“I have nothing wrong with using the computer to aid in recording and editing, but I prefer the sound of all outboard signal processing — the electricity actually passing through circuits. There’s something charming about this revolution of people doing bedroom recordings, but at the same time I feel it’s very limiting. I miss the old days of really expensive, huge budgets. I picture the people at Abbey Road while the Beatles were recording. They’re wearing lab coats! They’re scientists. They’re documenting everything that’s happening. And I really think that’s important.”

Asked if he thinks the average fan can notice the difference between sound now and then, he says it’s more of a psychological question. “The way people interface with computers is entirely different than the way they interface when they come into a recording studio. With older technology, it’s not as easy to make yourself sound perfect.”

That obsession with sonic detail follows Pesacov into his production work for other artists too, and he likens producing to working on a score. “When you’re producing, you can control everything, much like the score with notation. You can control every sound.”

He sometimes even feels like he’s back in composition lessons – but now sitting on the other side. “I had three professors and lived in Germany for a year. You sit there for an hour and a half just looking at your score. And [the professors] look at your music and they go, ‘So, why are you doing this? What reason would you put this note [here]?’ You have to defend every move you make. It’s so funny, when you sit in the producer chair, it’s almost like [the band is] having composition lessons. It depends on the band.”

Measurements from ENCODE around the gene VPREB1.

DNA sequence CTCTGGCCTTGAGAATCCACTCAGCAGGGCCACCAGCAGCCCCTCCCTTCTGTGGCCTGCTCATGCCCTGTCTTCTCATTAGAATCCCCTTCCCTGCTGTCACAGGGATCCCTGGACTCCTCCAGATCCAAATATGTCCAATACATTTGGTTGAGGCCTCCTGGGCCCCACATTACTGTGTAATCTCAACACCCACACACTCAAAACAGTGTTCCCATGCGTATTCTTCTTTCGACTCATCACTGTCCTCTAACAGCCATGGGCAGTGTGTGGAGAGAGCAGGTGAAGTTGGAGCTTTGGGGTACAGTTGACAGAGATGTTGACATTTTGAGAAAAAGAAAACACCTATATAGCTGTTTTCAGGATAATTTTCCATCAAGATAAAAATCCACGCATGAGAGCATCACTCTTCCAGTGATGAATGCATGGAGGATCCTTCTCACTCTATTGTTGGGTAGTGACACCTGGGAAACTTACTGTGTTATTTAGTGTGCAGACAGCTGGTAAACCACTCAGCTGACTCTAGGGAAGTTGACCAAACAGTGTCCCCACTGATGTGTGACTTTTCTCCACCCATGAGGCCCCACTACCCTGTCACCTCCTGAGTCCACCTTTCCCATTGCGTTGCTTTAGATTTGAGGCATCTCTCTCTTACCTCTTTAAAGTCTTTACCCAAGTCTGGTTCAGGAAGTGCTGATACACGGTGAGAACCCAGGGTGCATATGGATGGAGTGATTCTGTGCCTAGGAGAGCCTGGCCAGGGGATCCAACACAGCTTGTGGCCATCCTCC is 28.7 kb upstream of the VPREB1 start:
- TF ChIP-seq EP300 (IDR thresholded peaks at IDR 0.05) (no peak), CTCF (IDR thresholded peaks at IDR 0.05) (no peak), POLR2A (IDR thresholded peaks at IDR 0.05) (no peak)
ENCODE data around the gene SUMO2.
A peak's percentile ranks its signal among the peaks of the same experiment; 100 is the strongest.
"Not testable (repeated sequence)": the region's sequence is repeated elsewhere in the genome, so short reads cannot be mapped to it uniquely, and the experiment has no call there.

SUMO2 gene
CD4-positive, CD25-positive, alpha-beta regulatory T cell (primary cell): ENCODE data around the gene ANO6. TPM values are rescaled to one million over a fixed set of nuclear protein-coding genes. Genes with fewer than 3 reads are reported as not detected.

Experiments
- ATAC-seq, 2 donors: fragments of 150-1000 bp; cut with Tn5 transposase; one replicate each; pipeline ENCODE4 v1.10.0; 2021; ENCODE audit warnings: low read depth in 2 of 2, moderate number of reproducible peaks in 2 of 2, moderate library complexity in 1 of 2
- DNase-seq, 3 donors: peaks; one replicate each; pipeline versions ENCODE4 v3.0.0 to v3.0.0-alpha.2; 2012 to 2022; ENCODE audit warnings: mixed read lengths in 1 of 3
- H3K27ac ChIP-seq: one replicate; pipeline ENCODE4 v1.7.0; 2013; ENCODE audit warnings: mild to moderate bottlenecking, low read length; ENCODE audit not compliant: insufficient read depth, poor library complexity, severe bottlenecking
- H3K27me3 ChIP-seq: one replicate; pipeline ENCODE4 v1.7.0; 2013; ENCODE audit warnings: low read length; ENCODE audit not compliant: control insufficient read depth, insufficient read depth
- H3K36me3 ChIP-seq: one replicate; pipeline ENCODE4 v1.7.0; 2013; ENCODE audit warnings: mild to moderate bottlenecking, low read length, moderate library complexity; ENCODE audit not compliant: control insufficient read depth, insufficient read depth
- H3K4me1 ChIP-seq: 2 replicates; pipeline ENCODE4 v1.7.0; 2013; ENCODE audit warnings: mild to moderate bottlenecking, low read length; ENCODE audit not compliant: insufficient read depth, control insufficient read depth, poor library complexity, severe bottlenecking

Last year, Pesacov engineered Best Coast’s debut album, Crazy For You, but he says much of their sound comes from the band’s “secret musical genius,” unsung member, Bobb Bruno. “He’s the sound of Best Coast,” says Pesacov. “I’ve been watching him play drums in bands in L.A. since I was sixteen.”

Pesacov also helped write and record some of the songs on Nashville newcomer Nikki Lane‘s debut album, Walk Of Shame. Lane and Pesacov share a label in L.A.-based IAMSOUND, whose owner Niki Robertson introduced the pair.

“[Lane] came in the studio one day and we actually wrote that song ‘Gone Gone Gone,’ which is her single. We wrote the song together, I did the demo for it, and everybody liked it,” says Pesacov, who says he was into Lane’s ’60s psychedelic and classic country sound. “I was like, ‘If you’re interested in that, you should listen to Jerry Garcia’s first solo album. That’s exactly what it is.’ But she wasn’t quite there for it.”

“Her whole thing is that she’s just a great singer. For me as a producer, it was all about arranging the music around her voice.”

So what’s next for someone who seems like he could be the busiest guy in L.A.?

“I just want to make sure I continue to do things that I like or have a connection to. With Nikki Lane, she came in and we spent a day hanging out before I even thought about producing.”